Meanwhile, in the midst of the repression, young Diego was making quite the name for himself. After making his debut at Argentinos aged just 15, Maradona dazzled supporters up and down the country, plunging home a stunning 116 goals in 167 appearances. The youngster was everything society was deprived of; he played with a freedom and creativity forbidden in almost every walk of life, but did so in the most Argentine of manners; with swagger and steely determination.
In 1981, Maradona moved to Boca Juniors, one of Argentina’s biggest clubs, if not the biggest. Boca was, and still remains the club of the working class and in Maradona they possessed the very symbol of that class. 40 games and 28 goals later, Maradona lead Boca to the domestic title and was then sold to Barcelona for a world record price prior to the 1982 World Cup.
That tournament hadn’t been a success for Maradona or Argentina’s ageing stars but going into the 1986 tournament, Maradona, now at Napoli, was an established world star and captain of the team.
Argentina remained deeply hurt by the pain that had just been inflicted on it but Maradona was to bring joy no war, government or institution could ever bring. The man who had risen from the very bottom of a broken, attacked society was not just competing in a football tournament, he was bringing an entire nation out of a horrific depression.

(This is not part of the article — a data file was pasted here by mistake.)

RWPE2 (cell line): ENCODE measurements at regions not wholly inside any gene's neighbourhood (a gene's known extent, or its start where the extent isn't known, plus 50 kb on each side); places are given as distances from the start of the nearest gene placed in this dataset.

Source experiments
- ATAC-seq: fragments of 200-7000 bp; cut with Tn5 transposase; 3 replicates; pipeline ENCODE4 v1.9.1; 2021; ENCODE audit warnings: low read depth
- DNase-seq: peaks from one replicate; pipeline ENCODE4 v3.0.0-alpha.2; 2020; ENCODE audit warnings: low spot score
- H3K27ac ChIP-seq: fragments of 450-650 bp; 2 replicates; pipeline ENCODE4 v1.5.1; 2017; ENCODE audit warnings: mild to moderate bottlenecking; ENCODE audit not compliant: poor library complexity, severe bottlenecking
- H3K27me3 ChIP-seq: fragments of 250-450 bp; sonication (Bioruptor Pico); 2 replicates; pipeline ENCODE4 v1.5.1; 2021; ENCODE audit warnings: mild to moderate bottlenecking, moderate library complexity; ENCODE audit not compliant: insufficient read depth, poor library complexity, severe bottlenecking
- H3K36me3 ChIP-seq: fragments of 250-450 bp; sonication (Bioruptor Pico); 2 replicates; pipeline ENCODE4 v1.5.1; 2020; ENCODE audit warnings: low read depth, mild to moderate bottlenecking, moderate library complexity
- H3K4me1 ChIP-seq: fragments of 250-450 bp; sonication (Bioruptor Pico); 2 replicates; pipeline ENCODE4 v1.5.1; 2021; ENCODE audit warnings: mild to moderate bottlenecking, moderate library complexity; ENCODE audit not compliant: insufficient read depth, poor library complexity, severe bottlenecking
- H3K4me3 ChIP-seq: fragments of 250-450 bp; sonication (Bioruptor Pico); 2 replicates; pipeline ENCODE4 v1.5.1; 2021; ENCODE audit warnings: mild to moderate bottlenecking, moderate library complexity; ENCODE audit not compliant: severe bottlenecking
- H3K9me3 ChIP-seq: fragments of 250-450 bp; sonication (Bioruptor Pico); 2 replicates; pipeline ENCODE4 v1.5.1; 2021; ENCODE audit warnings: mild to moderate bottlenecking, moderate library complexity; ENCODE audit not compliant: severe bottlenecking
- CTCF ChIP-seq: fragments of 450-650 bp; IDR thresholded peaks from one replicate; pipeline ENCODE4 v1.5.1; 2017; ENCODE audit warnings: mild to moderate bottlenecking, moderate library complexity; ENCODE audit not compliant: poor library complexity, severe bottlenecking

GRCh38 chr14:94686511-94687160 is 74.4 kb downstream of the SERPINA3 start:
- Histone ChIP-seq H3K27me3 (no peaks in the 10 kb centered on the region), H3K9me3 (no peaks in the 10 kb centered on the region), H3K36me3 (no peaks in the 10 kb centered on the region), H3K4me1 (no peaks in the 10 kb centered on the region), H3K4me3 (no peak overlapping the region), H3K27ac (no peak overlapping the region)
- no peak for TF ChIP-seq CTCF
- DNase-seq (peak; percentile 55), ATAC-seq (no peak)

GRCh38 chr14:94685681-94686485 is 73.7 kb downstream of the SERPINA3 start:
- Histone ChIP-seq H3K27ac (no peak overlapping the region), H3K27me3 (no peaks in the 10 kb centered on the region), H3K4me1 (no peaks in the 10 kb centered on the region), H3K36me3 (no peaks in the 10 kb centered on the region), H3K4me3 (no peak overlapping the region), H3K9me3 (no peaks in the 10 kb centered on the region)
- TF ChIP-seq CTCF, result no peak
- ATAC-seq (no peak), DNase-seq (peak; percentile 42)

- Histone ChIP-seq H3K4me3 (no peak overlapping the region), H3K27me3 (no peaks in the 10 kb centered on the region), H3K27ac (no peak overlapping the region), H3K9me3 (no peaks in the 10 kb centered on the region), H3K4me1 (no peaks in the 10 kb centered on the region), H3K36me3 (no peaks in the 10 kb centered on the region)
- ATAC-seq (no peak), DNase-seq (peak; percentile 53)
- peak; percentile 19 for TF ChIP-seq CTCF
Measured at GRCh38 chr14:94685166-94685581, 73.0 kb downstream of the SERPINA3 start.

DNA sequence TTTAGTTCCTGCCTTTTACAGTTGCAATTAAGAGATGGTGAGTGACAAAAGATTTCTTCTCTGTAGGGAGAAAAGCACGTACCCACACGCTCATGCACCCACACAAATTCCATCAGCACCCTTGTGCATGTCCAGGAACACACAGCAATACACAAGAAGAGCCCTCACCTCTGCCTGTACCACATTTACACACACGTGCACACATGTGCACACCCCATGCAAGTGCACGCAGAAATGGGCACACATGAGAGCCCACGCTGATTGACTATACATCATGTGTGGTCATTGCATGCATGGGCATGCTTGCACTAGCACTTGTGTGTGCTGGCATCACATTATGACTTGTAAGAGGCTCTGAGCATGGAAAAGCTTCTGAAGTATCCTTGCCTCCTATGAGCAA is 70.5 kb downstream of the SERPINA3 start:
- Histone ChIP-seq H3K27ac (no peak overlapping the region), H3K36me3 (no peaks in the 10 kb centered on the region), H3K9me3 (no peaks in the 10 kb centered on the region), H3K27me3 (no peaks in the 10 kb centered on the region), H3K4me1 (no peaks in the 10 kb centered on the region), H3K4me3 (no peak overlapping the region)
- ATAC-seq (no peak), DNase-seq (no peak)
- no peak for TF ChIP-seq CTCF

Over the following month in Mexico, Maradona was a man possessed. Argentina qualified from the group stage in unbeaten fashion before eliminating Uruguay in the round of 16; moving onto a quarter-final clash with England that would become one of the world’s most famous matches.
For Maradano and Argentina, those 90 minutes were not just a football match. In the words of the man himself looking back on it; “The English came to play for their lives but what they did not take into account was that we came to play for two lives. The government sent such young guys of 17, 18 years old to fight in the Falklands slaughterhouse. And by winning the match we could somehow diminish the pain of so many mothers that lost sons in the war.”
Maradona was simply unstoppable. His famous “hand of god” goal gave Argentina the lead but his second still takes the breath away to this day. A goal that encapsulated Argentina’s struggles and put them directly onto a football pitch; allowing the nation’s prodigal son to dig a hole and bury them.